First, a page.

That's awesome. How has taking over been? Is this your first like podcast hosting experience, sort of?

Speaker 2:

So I did a limited run podcast thing for a conference that I had been so when I lived in Pittsburgh, there was an organization there called Pittsburgh Code and Supply and they organized a conference called Abstractions and as part of that at the time I was like involved in Code and Supply because I lived in Pittsburgh, and in the lead up to that conference we did some interviews with people who were going to be speaking, sort of to do like promo for it on YouTube. So I did a couple of those episodes where I did those interviews and that was like sort of podcast like. But it wasn't like a long term situation, it was like I don't know six or seven episodes or something. But this is the first time that I've taken on sort of a full time podcast situation. Yeah, how's the?

Speaker 3:

adjustment been Pretty good.

Speaker 2:

I think one of the nice things is that Brittany kind of had a lot of things figured out, so I sort of feel like I picked it up and I'm just rolling with it. I think there are some things that are still learning adjustments, but I feel like every episode I get more comfortable behind the mic, I get more fluid in the transitions and talking with people and I feel like it's coming more naturally every time I record, which is good. I think. Organization wise, I'm using like I've made some adjustments to the template and the script and stuff just to sort of match my style a little bit better, but it's been easier than I thought it would be. To be honest, I was like a little bit more scared and it turned out to be very kind of, mostly good. Like, once you actually start recording and you've done it a couple of times you just sort of fall into a flow, I feel like. So it's been easier than I thought it would be for sure. Yeah, that's good.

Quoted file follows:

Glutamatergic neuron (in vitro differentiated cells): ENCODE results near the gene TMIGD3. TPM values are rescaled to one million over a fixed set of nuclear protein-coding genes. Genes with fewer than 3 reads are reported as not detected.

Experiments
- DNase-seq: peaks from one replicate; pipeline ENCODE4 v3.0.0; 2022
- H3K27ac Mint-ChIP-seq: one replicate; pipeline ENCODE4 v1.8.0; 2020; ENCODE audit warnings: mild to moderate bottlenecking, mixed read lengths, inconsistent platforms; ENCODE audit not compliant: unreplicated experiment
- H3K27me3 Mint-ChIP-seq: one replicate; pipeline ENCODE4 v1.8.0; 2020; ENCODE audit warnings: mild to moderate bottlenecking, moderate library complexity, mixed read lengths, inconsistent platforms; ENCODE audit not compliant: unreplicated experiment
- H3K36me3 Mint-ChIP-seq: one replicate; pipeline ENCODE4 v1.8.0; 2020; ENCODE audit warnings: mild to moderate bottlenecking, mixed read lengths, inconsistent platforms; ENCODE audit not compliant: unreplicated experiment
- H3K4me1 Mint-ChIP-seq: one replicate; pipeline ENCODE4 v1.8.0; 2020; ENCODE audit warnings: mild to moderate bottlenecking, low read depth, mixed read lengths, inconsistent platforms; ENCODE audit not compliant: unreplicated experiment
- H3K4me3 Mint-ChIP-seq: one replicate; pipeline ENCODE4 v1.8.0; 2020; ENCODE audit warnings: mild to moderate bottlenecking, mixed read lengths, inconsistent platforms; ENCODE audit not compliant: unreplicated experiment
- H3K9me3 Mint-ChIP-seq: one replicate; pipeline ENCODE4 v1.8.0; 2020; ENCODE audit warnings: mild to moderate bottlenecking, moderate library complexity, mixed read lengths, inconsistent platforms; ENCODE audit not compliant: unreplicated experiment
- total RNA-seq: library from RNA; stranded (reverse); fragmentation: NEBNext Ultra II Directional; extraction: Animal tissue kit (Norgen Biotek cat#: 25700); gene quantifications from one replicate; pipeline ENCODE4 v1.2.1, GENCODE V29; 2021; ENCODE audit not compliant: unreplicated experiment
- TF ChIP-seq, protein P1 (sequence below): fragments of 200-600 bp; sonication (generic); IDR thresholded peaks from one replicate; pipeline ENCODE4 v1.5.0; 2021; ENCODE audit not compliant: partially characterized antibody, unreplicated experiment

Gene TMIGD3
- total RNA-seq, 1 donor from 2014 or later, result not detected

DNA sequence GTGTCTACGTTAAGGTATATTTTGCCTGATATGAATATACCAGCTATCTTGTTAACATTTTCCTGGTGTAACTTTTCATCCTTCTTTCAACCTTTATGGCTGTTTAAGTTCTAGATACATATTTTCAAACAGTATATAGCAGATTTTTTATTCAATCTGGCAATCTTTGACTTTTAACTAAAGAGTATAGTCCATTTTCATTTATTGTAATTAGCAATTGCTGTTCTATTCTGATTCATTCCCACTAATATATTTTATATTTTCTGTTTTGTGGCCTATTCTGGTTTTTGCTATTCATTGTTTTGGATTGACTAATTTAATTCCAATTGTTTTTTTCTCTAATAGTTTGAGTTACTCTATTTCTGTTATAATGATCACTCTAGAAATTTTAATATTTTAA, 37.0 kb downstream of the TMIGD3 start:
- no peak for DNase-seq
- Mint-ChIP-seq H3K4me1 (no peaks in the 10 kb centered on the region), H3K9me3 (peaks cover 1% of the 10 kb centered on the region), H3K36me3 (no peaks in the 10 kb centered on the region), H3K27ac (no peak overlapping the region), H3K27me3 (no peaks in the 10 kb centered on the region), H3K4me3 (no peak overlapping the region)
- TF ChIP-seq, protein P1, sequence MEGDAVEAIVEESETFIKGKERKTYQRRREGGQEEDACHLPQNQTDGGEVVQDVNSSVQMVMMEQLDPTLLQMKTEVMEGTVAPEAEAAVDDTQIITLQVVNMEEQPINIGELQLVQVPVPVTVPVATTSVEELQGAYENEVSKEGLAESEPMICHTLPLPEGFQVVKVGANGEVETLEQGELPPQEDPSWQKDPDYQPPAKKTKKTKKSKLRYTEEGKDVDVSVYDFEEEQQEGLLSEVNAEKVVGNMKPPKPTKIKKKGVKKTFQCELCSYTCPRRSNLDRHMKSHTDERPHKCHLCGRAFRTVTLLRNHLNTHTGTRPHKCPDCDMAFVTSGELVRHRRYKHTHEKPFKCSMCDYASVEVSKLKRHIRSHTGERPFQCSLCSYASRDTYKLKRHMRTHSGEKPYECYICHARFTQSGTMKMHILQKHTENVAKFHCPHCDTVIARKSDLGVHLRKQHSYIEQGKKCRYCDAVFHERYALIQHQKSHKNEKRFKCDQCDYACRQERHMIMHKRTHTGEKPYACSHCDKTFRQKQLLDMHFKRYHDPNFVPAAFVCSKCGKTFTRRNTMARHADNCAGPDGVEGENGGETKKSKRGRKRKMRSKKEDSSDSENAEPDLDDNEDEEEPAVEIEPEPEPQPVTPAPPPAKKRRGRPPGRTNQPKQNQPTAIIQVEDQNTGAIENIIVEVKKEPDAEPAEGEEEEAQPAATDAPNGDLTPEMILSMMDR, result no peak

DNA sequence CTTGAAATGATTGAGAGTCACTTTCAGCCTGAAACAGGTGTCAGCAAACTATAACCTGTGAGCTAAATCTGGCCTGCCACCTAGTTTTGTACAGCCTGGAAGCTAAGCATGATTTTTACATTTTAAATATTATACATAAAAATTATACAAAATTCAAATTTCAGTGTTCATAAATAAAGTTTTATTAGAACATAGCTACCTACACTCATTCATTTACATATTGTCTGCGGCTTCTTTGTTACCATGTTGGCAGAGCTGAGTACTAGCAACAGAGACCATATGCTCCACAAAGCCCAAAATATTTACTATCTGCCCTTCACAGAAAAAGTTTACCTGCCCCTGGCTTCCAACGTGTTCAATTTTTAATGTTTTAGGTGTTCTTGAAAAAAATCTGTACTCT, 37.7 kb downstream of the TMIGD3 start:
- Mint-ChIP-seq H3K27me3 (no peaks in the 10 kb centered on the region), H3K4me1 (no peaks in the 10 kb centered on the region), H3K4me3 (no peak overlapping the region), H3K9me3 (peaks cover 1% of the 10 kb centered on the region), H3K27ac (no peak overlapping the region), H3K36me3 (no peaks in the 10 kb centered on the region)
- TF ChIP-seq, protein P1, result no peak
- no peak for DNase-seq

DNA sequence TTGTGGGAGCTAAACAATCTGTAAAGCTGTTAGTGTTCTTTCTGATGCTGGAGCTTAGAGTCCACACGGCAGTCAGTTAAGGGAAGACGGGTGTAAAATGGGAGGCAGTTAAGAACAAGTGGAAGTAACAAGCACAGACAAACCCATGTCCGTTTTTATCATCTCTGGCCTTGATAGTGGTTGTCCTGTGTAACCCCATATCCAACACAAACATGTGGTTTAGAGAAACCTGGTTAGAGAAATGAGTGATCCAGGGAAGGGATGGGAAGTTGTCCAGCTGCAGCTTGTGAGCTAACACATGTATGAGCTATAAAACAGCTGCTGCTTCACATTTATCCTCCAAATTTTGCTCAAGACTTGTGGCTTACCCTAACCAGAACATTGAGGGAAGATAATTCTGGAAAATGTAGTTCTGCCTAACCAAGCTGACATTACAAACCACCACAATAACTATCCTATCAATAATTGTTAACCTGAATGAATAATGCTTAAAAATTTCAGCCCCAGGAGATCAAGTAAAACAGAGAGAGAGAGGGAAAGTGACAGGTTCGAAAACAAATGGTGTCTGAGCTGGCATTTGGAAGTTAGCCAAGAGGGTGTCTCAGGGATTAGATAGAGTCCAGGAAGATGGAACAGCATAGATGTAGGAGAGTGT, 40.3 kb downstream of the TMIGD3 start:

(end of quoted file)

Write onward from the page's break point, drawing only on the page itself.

Speaker 1:

We did it the hard way, with no plans, no nothing, no editing, and we just like.